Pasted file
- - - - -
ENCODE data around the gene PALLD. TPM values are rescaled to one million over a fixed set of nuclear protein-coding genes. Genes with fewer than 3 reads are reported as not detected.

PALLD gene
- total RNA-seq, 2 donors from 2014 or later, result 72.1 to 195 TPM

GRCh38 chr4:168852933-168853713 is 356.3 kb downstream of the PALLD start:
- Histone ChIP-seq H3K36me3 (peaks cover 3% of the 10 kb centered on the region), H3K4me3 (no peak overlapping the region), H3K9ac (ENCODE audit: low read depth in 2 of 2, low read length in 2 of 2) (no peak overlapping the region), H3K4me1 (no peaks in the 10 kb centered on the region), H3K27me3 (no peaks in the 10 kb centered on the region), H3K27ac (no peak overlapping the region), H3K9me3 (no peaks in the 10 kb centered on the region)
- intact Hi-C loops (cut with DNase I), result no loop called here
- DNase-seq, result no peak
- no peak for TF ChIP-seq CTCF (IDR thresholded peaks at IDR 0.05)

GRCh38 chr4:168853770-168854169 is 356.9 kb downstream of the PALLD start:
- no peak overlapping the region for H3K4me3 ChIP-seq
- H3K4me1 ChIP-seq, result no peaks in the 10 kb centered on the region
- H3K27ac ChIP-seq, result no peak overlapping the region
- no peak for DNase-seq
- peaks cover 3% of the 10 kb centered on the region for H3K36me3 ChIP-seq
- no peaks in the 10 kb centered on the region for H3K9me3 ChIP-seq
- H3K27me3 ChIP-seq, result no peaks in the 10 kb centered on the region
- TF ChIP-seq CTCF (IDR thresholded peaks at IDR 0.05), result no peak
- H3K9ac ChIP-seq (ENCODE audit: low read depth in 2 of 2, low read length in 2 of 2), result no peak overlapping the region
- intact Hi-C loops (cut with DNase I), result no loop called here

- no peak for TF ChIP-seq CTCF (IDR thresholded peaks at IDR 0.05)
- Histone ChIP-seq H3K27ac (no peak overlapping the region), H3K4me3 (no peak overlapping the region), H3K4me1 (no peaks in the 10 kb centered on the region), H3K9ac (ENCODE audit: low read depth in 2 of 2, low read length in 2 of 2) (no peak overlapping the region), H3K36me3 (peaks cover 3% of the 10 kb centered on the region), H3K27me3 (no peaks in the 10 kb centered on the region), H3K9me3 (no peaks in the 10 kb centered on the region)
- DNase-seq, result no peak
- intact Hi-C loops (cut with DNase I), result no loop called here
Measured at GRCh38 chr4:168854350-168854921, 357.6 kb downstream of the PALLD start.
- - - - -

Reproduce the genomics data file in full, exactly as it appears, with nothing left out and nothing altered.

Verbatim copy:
ENCODE data around the gene PALLD. TPM values are rescaled to one million over a fixed set of nuclear protein-coding genes. Genes with fewer than 3 reads are reported as not detected.

PALLD gene
- total RNA-seq, 2 donors from 2014 or later, result 72.1 to 195 TPM

GRCh38 chr4:168852933-168853713 is 356.3 kb downstream of the PALLD start:
- Histone ChIP-seq H3K36me3 (peaks cover 3% of the 10 kb centered on the region), H3K4me3 (no peak overlapping the region), H3K9ac (ENCODE audit: low read depth in 2 of 2, low read length in 2 of 2) (no peak overlapping the region), H3K4me1 (no peaks in the 10 kb centered on the region), H3K27me3 (no peaks in the 10 kb centered on the region), H3K27ac (no peak overlapping the region), H3K9me3 (no peaks in the 10 kb centered on the region)
- intact Hi-C loops (cut with DNase I), result no loop called here
- DNase-seq, result no peak
- no peak for TF ChIP-seq CTCF (IDR thresholded peaks at IDR 0.05)

GRCh38 chr4:168853770-168854169 is 356.9 kb downstream of the PALLD start:
- no peak overlapping the region for H3K4me3 ChIP-seq
- H3K4me1 ChIP-seq, result no peaks in the 10 kb centered on the region
- H3K27ac ChIP-seq, result no peak overlapping the region
- no peak for DNase-seq
- peaks cover 3% of the 10 kb centered on the region for H3K36me3 ChIP-seq
- no peaks in the 10 kb centered on the region for H3K9me3 ChIP-seq
- H3K27me3 ChIP-seq, result no peaks in the 10 kb centered on the region
- TF ChIP-seq CTCF (IDR thresholded peaks at IDR 0.05), result no peak
- H3K9ac ChIP-seq (ENCODE audit: low read depth in 2 of 2, low read length in 2 of 2), result no peak overlapping the region
- intact Hi-C loops (cut with DNase I), result no loop called here

- no peak for TF ChIP-seq CTCF (IDR thresholded peaks at IDR 0.05)
- Histone ChIP-seq H3K27ac (no peak overlapping the region), H3K4me3 (no peak overlapping the region), H3K4me1 (no peaks in the 10 kb centered on the region), H3K9ac (ENCODE audit: low read depth in 2 of 2, low read length in 2 of 2) (no peak overlapping the region), H3K36me3 (peaks cover 3% of the 10 kb centered on the region), H3K27me3 (no peaks in the 10 kb centered on the region), H3K9me3 (no peaks in the 10 kb centered on the region)
- DNase-seq, result no peak
- intact Hi-C loops (cut with DNase I), result no loop called here
Measured at GRCh38 chr4:168854350-168854921, 357.6 kb downstream of the PALLD start.